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September 23, 2016 9:37 am

Evidence of Ancient Jewish Presence Found in Jordanian Church

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A menorah for Hanukkah. Photo: PugnoM via Creative Commons.

A Hanukkah menorah. Photo: PugnoM via Creative Commons.

JNS.org – A menorah carving found in a 1,400-year-old Byzantine church in Jordan provides the first substantial evidence of Jewish presence in the ancient city of Abila, long thought to have a Jewish population, Haaretz reported.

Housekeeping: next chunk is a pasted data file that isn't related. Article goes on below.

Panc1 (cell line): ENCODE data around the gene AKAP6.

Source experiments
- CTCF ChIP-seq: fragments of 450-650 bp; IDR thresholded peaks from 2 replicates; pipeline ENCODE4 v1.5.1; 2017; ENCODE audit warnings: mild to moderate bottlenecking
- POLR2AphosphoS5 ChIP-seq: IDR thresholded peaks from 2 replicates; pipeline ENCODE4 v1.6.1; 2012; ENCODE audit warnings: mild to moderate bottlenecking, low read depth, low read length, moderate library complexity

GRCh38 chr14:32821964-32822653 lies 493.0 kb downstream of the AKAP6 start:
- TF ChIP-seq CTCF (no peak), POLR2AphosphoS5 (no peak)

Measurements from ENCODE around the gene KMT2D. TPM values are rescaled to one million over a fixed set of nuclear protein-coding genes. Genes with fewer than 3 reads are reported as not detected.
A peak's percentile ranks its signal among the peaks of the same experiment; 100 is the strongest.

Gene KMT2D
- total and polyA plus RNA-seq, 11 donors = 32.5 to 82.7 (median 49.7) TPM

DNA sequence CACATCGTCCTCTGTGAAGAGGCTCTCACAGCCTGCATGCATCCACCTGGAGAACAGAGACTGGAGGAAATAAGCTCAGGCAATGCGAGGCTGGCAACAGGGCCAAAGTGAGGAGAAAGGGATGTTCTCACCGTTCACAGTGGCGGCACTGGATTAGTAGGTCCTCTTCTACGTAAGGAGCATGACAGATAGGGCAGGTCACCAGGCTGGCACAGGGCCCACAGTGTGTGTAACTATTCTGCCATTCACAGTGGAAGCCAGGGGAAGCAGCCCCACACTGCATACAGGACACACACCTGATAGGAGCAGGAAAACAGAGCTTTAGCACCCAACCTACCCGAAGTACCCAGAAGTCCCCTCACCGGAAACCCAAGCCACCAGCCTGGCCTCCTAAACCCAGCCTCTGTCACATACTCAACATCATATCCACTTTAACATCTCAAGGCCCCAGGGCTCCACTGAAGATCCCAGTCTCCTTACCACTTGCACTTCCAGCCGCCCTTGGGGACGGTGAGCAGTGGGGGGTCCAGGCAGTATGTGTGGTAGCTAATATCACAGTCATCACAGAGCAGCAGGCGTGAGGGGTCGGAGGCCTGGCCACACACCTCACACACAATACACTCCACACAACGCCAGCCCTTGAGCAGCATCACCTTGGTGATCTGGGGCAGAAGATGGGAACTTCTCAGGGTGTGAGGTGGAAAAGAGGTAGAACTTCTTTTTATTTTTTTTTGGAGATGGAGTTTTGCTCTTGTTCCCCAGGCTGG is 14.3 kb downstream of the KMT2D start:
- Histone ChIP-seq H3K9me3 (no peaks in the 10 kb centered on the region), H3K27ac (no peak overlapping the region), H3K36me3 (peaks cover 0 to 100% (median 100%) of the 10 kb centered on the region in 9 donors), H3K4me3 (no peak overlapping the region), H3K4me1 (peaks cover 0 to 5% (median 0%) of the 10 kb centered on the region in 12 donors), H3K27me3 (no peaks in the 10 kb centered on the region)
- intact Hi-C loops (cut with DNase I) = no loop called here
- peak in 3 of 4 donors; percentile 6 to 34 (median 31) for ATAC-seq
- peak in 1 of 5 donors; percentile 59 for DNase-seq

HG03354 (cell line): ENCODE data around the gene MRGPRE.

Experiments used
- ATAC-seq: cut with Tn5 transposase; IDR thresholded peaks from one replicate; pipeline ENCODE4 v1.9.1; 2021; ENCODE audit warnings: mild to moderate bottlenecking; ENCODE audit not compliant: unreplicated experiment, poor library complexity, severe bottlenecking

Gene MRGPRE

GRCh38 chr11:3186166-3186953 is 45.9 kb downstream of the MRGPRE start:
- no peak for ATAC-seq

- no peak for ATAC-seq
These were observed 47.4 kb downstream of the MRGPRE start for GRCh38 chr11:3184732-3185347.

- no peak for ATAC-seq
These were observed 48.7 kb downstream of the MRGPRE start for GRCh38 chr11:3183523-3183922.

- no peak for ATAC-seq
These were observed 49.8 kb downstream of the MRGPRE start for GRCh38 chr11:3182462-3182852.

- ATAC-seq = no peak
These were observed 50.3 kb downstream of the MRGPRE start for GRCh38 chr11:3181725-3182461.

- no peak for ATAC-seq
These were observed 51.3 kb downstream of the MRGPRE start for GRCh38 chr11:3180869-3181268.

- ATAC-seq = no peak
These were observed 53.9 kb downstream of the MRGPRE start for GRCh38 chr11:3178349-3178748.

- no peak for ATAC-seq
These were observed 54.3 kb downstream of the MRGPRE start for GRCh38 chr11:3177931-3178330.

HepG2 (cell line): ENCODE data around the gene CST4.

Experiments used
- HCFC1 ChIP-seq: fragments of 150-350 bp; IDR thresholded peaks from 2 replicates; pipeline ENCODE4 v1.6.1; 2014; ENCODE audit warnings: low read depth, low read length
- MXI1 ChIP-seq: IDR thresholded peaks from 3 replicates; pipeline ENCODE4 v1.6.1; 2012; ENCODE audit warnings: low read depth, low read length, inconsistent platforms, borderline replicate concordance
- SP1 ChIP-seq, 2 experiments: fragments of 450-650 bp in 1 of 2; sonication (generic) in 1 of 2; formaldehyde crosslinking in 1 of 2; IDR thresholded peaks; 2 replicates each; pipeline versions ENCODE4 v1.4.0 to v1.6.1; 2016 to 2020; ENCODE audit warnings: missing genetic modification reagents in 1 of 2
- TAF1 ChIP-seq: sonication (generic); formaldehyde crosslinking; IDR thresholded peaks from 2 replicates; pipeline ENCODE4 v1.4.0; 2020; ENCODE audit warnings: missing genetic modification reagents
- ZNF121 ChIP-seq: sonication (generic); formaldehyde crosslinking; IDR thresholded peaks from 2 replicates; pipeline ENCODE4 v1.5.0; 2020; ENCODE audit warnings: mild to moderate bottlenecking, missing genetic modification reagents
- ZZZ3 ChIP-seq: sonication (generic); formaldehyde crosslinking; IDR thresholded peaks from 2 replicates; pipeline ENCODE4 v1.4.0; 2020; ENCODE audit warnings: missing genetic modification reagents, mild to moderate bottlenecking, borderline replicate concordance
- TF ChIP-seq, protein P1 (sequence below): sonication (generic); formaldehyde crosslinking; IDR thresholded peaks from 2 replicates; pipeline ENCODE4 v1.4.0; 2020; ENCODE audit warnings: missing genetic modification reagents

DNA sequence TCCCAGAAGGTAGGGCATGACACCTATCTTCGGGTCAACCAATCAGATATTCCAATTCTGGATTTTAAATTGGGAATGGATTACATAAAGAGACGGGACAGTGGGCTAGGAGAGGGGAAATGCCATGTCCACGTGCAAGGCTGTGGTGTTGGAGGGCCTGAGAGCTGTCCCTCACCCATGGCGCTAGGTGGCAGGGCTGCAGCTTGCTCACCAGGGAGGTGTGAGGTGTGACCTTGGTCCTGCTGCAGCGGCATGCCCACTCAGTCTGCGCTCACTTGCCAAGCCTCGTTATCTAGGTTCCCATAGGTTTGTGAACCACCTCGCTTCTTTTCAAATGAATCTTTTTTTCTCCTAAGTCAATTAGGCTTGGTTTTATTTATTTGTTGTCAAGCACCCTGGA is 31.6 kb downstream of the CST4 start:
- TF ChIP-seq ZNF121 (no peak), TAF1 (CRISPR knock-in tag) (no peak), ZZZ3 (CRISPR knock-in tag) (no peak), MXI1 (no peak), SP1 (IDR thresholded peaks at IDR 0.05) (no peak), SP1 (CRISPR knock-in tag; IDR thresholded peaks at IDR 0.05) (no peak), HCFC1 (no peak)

The carving was found during excavations of the Byzantine church, which is estimated to have been built in the sixth or seventh century CE.

“This is the first physical evidence of a Jewish presence at Abila, and holds great promise that further discoveries will give more evidence in this direction,” said Dave Vila, head of the excavations.

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Archaeologists can only confirm that the menorah carving predates the church, which is 1,300-1,400 years old.

The stone block is believed to have been repurposed from another structure, such as a synagogue. Similar carvings have been discovered on mosaic synagogue floors from the Late Antiquity period, from the late third century to the mid-seventh century BCE.

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